Research trip to Quito, June 2019

This week, I completed my first official research trip to Quito, funded partially by the American Studies Program and the Reves Center for International Studies at William & Mary. I spent 10 days visiting local public and private collections of art and conducting research at the National Archive. I also had several fantastic conversations with experts in the field!

In addition to conducting preparatory research for my dissertation, I also had the opportunity to see the triple portrait of Don Francisco de Arrobe and his two sons (also known as the “mulattoes from Esmeraldas”) at the National Museum (MuNa). Last year, I saw them at the Museo de América in Madrid (where they are housed) but last week I manage to “catch” them during their visit to Quito. It is the first time that the portrait has returned to its place of origin in more than 400 years. The portrait was commissioned by Juan del Barrio de Sepúlveda, a judge of the Royal Audiencia in Quito, from the Andean artist Andrés Sánchez Gallque en 1599. He sent it sent to the King of Spain soon after. Perhaps unsurprisingly, my favourite aspect of the portrait is the detail in Andrés Sánchez Gallque’s depictions of clothing and jewelry. I could spend a lifetime just looking at them!

This research trip was a short one, with the main objectives of familiarizing myself with the local archives and collections and starting to build a scholarly network in the city. While these objectives were accomplished, I now think that the trip was too short! I cannot wait to return for a longer stay next year.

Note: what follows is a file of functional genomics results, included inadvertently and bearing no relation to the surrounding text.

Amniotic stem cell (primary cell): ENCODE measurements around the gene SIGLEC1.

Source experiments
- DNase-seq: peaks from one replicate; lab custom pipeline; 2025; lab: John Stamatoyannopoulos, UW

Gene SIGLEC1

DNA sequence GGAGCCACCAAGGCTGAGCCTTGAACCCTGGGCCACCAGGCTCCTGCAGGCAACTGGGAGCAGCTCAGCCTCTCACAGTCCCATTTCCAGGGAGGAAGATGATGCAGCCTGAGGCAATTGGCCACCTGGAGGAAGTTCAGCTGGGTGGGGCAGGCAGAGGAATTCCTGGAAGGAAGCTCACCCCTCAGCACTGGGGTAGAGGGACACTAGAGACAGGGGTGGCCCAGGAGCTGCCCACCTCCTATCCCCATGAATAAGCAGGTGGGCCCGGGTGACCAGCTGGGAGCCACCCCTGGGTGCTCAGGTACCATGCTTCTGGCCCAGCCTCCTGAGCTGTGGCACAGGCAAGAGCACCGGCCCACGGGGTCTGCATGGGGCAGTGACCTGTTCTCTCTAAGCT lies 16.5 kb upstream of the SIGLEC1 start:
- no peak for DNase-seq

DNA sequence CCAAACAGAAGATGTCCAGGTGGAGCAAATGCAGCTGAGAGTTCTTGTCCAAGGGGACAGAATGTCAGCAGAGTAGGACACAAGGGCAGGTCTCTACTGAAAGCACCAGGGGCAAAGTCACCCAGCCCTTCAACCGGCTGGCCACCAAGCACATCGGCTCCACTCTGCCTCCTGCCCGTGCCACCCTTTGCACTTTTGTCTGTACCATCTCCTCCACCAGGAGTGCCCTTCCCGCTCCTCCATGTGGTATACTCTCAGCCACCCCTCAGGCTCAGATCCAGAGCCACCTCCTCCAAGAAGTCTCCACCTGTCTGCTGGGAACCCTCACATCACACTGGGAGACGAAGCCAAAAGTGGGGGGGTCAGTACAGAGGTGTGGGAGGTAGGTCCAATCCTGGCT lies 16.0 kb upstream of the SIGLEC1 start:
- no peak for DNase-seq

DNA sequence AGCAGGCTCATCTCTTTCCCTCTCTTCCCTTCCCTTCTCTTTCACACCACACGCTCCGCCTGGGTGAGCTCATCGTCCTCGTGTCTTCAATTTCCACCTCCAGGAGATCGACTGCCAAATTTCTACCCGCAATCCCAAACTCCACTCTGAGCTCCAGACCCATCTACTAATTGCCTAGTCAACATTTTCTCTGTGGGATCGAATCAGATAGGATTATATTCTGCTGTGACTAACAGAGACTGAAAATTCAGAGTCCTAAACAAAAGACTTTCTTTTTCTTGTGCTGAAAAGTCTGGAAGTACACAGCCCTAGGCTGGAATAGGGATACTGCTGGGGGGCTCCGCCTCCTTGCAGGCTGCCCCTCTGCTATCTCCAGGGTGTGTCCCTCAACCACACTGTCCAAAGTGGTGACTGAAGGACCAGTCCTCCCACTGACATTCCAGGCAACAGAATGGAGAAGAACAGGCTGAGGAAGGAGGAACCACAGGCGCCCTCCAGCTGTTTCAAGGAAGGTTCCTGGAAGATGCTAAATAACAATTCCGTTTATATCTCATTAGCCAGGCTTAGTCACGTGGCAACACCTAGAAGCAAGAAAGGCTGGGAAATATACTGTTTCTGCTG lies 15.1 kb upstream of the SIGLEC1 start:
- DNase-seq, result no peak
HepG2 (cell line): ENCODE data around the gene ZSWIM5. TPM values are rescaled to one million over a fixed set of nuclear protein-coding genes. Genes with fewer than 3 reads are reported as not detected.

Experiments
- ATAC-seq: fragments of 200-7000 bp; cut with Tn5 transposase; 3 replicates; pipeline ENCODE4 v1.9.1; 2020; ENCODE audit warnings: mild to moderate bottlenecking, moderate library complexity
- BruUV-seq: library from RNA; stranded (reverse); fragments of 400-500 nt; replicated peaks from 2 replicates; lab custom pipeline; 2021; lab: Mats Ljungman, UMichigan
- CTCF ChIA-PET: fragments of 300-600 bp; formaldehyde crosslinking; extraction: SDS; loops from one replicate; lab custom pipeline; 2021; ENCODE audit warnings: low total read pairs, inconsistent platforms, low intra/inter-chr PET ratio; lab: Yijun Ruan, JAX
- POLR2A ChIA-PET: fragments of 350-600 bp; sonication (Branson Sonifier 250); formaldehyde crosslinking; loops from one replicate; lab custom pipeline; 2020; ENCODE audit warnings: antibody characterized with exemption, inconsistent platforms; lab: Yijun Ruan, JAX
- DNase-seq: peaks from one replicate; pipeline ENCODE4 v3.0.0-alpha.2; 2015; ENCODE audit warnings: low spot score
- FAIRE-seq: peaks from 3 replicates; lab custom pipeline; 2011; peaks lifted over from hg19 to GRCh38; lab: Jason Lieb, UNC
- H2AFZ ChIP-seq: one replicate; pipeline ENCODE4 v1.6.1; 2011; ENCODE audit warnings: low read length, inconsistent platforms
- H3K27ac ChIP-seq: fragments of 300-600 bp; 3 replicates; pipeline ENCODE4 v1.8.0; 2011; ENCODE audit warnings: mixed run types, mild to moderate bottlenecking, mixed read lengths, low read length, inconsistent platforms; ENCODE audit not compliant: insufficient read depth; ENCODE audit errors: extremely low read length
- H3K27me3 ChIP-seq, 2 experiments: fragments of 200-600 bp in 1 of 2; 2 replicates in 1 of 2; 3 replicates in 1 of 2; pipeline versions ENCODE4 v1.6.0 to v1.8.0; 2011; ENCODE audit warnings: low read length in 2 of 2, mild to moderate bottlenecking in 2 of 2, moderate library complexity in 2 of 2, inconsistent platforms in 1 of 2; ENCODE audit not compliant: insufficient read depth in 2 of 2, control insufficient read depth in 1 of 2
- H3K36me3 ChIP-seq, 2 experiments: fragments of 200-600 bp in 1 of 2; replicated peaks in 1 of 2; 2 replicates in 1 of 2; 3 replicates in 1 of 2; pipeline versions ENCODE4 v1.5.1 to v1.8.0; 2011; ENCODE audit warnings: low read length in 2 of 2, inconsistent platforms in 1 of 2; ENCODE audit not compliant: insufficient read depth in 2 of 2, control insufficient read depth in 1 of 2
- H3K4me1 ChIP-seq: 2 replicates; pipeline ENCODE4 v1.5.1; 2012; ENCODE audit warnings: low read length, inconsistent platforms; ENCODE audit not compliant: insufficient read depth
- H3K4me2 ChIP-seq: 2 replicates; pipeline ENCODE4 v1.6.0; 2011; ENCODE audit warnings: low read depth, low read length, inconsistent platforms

CSA National Symposium in Seattle, 2019

Last week, I presented part of my ongoing doctoral research at the Costume Society of America’s National Symposium in Seattle. My conference paper was based on a series of types from Quito signed and dated 1783 by Vicente Albán. I identified some of the elements of dress featured in the series and interpreted them in the light of accounts written by travelers and the political climate in the late-eighteenth-century northern Andes.

In addition to my conference paper, Joy Davis interviewed me for Unravel Podcast. We talked about colonial fashions in and beyond the Andes. You can listen to the interview in Unravel Podcast’s website.